Skin Allergies in Horses 1-Homeopathy & Topicals

Posted by Joyce Harman, DVM on Jul 29th 2022

Skin Allergies in Horses 1-Homeopathy & Topicals

For horses with severe allergies, those who rub themselves raw for many months, a natural approach usually gives the most long lasting support.

Equine skin diseases are a significant problem in many parts of the country, especially those with warm and humid summers. In the southern United States, many forms of skin disease continue through the winter, while the northern climates get a break from some conditions in the colder weather.

Treatment can be frustrating from a conventional perspective as the drug selection is limited. If the commonly used drugs fail, there are not many other choices. Complementary medicine offers the most choices, and if one modality fails to help the horse, there are usually many options. Even then, some cases can be very difficult to treat, so do not get discouraged, just try another modality.

Allergens can penetrate the body by direct contact, through breathing (as in airborne pollen), or by ingestion of food. Allergic responses can severely impair a horse’s performance, cause discomfort and strange symptoms, and scare us as caretakers. A knee-jerk reaction may be to turn to steroids. The side effects of steroids (both long- and short-term) encourages us to consider some alternatives.

Itching skin!

The most common skin cases are allergic, itchy horses in the summer time. The reactions can be mild to severe ranging from itching without eruptions to raw, bloody skin lesions.

Many factors can be involved, including pollens, foods, Culicoides mites, topical reactions to weeds, reactions to shampoos and detergents in saddle pads; dust, molds and more. Allergy testing can be done, using skin tests for inhalant allergens, blood tests for inhalant and saliva tests for food allergens. 

However, it is impossible to remove many airborne allergens from their environment. It is often much easier to change the terrain (ie the horse’s immune system) than it is to change the environment.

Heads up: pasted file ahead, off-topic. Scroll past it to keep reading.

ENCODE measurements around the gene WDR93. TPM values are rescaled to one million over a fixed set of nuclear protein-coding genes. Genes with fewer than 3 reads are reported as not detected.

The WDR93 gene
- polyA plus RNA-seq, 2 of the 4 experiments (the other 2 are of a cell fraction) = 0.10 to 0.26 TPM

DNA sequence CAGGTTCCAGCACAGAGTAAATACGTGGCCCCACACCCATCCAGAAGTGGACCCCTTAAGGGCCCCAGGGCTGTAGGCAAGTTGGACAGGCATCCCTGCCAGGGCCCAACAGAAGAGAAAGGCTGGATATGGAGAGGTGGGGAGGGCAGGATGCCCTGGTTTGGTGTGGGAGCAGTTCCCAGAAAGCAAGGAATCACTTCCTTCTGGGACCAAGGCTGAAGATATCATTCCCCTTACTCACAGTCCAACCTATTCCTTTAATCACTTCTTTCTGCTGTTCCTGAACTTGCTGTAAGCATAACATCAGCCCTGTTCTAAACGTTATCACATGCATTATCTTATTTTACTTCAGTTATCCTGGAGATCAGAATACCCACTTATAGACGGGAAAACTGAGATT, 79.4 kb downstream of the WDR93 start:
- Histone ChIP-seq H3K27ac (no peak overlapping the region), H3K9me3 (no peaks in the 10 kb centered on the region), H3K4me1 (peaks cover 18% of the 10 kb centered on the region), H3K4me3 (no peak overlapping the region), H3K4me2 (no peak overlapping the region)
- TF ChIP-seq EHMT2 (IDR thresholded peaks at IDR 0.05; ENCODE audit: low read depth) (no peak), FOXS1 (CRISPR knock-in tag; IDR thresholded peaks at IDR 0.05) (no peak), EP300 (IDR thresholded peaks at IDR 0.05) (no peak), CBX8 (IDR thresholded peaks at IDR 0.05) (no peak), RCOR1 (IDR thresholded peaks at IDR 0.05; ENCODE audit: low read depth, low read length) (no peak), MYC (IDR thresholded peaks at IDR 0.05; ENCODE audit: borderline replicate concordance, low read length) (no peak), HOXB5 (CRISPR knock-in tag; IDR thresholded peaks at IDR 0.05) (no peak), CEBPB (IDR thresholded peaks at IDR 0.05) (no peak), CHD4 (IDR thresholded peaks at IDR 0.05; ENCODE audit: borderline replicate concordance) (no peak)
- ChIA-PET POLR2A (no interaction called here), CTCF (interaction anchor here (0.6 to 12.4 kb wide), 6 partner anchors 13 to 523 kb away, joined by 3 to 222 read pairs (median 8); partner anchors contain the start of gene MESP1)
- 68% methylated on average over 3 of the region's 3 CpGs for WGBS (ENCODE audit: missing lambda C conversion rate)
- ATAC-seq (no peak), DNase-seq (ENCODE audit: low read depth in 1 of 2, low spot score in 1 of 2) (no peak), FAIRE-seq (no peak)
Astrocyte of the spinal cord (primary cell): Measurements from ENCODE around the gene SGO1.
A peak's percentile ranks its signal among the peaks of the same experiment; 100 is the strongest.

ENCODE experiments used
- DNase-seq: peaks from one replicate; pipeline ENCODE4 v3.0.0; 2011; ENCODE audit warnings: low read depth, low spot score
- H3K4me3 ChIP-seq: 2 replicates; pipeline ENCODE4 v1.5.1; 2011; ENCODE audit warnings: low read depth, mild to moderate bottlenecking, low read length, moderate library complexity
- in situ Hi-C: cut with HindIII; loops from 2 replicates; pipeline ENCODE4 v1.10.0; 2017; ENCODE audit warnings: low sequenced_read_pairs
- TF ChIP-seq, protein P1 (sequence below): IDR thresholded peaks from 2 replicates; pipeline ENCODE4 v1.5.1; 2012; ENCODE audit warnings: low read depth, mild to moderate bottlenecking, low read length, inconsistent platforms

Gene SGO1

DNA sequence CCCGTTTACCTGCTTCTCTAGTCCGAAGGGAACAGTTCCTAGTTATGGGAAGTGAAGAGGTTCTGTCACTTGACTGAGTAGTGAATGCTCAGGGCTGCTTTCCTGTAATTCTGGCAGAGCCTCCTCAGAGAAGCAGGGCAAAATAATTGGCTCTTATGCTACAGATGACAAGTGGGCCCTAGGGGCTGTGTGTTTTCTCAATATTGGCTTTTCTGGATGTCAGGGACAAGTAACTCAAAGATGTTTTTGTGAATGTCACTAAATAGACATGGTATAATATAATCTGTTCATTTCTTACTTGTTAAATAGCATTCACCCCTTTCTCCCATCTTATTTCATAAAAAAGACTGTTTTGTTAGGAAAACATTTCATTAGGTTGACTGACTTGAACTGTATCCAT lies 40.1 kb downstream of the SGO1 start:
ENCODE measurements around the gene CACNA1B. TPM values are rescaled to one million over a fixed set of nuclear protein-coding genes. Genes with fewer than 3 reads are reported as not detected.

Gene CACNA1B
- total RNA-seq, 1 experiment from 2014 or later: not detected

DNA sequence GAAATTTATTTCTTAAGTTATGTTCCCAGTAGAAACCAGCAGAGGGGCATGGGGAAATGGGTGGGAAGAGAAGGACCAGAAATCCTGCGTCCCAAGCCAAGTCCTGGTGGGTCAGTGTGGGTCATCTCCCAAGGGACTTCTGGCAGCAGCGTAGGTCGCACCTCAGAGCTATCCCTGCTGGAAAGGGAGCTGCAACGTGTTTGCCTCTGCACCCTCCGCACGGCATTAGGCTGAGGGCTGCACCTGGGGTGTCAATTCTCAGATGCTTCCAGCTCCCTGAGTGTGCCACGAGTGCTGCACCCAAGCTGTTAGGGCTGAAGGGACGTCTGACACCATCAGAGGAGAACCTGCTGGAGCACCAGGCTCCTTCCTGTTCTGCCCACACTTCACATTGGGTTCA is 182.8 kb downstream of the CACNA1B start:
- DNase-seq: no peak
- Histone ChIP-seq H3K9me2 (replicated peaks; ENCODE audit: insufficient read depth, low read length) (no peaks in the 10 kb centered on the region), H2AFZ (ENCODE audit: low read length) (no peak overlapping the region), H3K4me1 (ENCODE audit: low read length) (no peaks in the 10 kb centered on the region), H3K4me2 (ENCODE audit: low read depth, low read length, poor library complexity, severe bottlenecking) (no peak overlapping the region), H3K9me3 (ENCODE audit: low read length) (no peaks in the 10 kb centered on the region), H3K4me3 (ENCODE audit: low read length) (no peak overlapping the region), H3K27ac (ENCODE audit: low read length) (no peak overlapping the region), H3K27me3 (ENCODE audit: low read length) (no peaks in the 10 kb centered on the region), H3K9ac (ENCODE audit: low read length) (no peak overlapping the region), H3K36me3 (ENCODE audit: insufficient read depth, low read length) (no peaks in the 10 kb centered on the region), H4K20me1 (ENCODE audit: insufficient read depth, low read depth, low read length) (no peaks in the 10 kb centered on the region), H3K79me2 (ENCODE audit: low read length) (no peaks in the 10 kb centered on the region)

A good history, with information about the onset of the symptoms can help determine the basic type of allergen (ex: tree pollen in the early spring, ragweed in late summer). With food allergens, it may be hard to determine without some form of allergy or elimination test.

Treatment conventionally is done with corticosteroids or antihistamines, as well as some of the human or small animal drugs. If the skin has significant lesions, antibiotics may be used to prevent secondary infections. Steroids do have some considerable risk and are not suitable for long-term use, year after year. They can suppress the immune response so the horse is more susceptible to bacterial or viral infections. Many other side effects can occur.

The most severe complication with the use of steroids is in the horses with Insulin Resistance or Cushing's. Though in research settings, laminitis is not often seen, in clinical practice laminitis post steroid treatment is seen. I have seen a number of cases where even with a small dose, (as from a joint injection) life-threatening laminitis has occurred.

Homeopathy and other natural medicines offer many possible solutions to treating allergic skin disease. Simple cases may respond quickly to a single type of treatment, but difficult or long-standing cases may require the help of a well trained homeopathic vet.